Re: [mythsoc] The Golden Key , a bit of pub talk with a wild Tolkien suggestion
- At 12:27 PM 4/24/2002 , ssigrist wrote:
>0f course if one really wanted pub argumentIndeed, that would be a bold statement. There isn't anything like a
>one could say
>"Tolkien expresses most fully what he has
>to say on the human condition in Leaf
>by Niggle and in the Myth of the Tower
>in The Monsters and the Critics"...
><this of course COULD be asserted
>inasmuch as LOTR is represented within
>both items isnt it?>
> but I will not be so bold as that. NOR
>would I of course freely give up LOTR.
definitive answer to this, so it's all the more an interesting question for
What your suggestions seem to me to offer is Tolkien's most concise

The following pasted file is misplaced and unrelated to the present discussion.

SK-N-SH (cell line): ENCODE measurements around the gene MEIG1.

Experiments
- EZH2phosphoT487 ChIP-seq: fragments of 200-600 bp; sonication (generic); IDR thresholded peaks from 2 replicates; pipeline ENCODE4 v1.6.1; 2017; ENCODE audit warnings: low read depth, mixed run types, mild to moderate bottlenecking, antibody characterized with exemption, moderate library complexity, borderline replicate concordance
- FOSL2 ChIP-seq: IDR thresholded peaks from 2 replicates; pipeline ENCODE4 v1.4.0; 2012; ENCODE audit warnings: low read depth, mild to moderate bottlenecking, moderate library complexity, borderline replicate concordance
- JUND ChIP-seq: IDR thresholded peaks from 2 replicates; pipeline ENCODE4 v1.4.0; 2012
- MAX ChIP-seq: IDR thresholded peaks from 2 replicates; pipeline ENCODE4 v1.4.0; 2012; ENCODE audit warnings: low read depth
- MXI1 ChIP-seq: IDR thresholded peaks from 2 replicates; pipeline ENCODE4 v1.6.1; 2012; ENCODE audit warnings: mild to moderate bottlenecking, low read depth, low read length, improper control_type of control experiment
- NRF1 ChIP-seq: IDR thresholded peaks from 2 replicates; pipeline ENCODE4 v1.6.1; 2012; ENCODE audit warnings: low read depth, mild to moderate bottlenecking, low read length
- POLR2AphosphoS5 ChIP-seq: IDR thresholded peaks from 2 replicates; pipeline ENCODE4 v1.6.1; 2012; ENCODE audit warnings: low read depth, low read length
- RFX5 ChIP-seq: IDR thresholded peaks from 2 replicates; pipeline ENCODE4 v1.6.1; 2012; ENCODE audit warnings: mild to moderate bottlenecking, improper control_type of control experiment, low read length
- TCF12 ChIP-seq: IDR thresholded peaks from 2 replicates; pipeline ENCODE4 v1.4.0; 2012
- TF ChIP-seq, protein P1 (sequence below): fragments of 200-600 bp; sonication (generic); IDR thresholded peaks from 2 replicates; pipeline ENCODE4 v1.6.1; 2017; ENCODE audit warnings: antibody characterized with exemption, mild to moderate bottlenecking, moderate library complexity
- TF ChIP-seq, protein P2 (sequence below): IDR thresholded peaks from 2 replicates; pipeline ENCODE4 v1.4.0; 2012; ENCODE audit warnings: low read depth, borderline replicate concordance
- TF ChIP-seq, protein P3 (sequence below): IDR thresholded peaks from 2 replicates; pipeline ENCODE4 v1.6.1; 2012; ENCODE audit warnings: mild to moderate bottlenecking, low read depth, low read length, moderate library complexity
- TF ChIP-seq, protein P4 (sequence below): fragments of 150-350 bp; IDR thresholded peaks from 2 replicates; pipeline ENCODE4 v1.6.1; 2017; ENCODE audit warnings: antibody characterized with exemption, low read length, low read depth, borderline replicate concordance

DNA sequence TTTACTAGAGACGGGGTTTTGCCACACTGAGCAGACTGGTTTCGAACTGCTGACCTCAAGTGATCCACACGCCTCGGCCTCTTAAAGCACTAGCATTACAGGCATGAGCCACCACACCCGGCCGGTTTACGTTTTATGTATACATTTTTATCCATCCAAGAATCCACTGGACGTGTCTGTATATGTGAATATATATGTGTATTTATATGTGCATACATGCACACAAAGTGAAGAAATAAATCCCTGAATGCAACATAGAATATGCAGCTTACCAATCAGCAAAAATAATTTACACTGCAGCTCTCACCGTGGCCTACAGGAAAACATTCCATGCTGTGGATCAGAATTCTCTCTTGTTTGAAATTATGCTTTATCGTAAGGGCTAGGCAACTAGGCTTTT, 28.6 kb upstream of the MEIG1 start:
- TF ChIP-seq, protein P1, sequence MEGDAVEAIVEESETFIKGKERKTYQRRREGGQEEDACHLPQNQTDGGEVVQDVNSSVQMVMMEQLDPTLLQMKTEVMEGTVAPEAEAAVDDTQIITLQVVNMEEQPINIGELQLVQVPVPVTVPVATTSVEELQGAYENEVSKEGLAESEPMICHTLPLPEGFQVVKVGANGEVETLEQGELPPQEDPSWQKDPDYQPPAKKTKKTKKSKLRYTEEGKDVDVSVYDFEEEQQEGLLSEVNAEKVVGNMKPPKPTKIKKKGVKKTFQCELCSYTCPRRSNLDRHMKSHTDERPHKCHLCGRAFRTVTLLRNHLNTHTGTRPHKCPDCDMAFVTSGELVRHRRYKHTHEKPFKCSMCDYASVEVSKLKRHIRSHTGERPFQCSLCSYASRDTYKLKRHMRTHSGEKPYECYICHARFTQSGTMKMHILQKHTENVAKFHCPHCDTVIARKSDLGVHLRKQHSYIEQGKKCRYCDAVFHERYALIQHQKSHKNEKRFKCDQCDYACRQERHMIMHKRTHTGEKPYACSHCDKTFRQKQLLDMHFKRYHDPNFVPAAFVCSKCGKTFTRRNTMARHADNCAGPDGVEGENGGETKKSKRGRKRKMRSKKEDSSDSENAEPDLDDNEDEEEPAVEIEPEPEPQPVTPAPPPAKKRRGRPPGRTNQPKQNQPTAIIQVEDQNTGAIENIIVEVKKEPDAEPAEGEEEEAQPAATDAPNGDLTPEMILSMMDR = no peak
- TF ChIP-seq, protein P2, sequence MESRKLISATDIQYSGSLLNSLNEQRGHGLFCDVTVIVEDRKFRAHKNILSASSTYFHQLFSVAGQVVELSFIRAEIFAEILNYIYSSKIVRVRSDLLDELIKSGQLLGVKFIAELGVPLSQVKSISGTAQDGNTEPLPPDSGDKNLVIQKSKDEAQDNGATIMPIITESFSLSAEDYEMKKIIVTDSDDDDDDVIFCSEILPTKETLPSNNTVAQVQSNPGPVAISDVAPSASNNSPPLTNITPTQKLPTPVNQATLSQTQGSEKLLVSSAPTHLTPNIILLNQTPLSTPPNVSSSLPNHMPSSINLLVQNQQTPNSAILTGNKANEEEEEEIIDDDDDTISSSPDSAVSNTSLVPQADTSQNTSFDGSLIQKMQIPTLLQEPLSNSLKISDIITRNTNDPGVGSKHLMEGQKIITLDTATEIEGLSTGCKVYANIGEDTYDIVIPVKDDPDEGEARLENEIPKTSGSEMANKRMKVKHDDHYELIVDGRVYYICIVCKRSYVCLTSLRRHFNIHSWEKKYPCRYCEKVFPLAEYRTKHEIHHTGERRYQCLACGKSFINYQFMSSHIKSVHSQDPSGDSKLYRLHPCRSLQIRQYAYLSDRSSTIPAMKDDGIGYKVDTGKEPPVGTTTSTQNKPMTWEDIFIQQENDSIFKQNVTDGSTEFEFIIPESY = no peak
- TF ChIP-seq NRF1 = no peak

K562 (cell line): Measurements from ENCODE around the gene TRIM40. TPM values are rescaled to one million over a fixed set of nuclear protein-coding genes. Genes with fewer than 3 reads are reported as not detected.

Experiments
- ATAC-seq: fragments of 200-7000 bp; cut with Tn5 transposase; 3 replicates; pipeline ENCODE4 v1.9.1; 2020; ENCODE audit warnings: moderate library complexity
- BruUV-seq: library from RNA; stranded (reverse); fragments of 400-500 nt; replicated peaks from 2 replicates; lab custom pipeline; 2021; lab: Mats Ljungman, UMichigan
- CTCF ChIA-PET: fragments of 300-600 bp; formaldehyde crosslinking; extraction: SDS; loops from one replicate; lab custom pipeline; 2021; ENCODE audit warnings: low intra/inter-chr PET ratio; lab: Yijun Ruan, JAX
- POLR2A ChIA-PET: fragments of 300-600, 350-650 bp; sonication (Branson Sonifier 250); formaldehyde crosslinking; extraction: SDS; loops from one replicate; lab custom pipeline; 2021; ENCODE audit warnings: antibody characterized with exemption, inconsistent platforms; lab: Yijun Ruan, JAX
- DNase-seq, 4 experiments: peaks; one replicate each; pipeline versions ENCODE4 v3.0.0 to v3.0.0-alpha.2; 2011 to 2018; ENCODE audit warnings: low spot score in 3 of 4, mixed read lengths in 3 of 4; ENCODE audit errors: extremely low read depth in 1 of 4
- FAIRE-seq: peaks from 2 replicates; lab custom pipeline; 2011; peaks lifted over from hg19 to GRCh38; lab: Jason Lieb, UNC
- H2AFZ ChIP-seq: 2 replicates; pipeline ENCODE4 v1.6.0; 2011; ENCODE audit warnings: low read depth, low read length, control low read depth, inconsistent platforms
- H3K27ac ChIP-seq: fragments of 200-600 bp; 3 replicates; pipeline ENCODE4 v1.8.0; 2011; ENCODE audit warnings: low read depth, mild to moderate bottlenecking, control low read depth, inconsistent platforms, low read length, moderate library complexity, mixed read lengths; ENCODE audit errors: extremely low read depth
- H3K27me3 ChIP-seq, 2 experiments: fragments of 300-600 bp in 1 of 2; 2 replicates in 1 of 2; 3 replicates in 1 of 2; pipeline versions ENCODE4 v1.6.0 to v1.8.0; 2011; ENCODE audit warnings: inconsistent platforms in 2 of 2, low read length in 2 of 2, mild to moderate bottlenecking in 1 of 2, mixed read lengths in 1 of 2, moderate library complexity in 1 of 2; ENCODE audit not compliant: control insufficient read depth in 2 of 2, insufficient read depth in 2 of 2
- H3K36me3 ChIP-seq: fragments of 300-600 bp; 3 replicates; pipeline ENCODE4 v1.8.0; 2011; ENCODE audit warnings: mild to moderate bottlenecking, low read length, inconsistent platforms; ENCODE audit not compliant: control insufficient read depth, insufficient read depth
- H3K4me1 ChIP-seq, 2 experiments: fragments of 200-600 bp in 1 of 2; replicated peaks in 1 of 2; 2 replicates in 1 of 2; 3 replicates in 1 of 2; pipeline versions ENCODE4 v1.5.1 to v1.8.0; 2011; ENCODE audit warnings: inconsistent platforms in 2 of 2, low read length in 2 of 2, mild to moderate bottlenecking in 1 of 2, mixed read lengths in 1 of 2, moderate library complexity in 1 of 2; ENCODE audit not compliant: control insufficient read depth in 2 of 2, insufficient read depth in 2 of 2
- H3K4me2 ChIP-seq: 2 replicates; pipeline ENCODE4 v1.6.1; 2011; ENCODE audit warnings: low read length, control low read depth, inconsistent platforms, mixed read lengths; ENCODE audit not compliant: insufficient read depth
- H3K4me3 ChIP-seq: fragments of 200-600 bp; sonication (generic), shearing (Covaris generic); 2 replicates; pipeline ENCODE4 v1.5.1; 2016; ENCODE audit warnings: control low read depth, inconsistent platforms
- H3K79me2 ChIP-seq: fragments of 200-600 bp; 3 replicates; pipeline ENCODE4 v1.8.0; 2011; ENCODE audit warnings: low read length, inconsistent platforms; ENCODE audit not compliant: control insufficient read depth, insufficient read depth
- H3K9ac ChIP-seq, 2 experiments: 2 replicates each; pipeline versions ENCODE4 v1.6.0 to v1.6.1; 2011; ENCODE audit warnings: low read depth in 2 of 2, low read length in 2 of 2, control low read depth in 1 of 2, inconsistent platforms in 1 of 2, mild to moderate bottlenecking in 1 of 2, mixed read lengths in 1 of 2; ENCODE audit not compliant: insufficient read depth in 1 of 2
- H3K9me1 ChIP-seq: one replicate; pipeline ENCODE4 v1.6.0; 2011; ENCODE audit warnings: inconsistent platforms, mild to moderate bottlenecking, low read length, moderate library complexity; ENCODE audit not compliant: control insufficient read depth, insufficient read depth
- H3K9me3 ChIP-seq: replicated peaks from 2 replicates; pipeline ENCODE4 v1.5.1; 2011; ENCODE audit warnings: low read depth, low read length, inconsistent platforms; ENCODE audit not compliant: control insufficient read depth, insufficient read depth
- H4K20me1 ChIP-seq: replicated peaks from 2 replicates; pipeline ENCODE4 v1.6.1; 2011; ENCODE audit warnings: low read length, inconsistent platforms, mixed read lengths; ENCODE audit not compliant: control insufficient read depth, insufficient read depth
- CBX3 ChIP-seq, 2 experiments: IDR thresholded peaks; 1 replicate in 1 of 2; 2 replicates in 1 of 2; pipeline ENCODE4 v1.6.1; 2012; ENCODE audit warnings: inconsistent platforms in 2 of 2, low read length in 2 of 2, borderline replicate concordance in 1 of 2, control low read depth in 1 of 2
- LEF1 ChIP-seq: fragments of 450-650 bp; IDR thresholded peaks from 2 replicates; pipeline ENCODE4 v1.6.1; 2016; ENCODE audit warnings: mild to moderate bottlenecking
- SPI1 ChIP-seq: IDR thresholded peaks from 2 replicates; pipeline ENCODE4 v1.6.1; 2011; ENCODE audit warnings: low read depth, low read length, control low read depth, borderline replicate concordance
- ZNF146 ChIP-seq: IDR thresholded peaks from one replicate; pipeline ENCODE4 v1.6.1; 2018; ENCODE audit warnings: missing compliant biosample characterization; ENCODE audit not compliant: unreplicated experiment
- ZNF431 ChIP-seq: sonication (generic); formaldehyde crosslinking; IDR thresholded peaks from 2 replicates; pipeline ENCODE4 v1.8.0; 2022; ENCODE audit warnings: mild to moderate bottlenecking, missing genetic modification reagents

statements of why he wrote, as a literary artist. For his quintessential
statement of what he was writing _about_ (which I see as closer to what you
mean by "the human condition"), I would - not without a touch of regret at
missing the end of "Leaf" - turn to "Smith of Wootton Major." Over the
years I'm more and more convinced this story perfectly encapsules what
Tolkien was really trying to say in terms of literary theme, and also that
in short form it embodies Tolkien's notion of what a fairy story should be.
(As "Leaf" does not - it's not a fairy story, but a story _about_ fairy
stories. "Smith" is both.)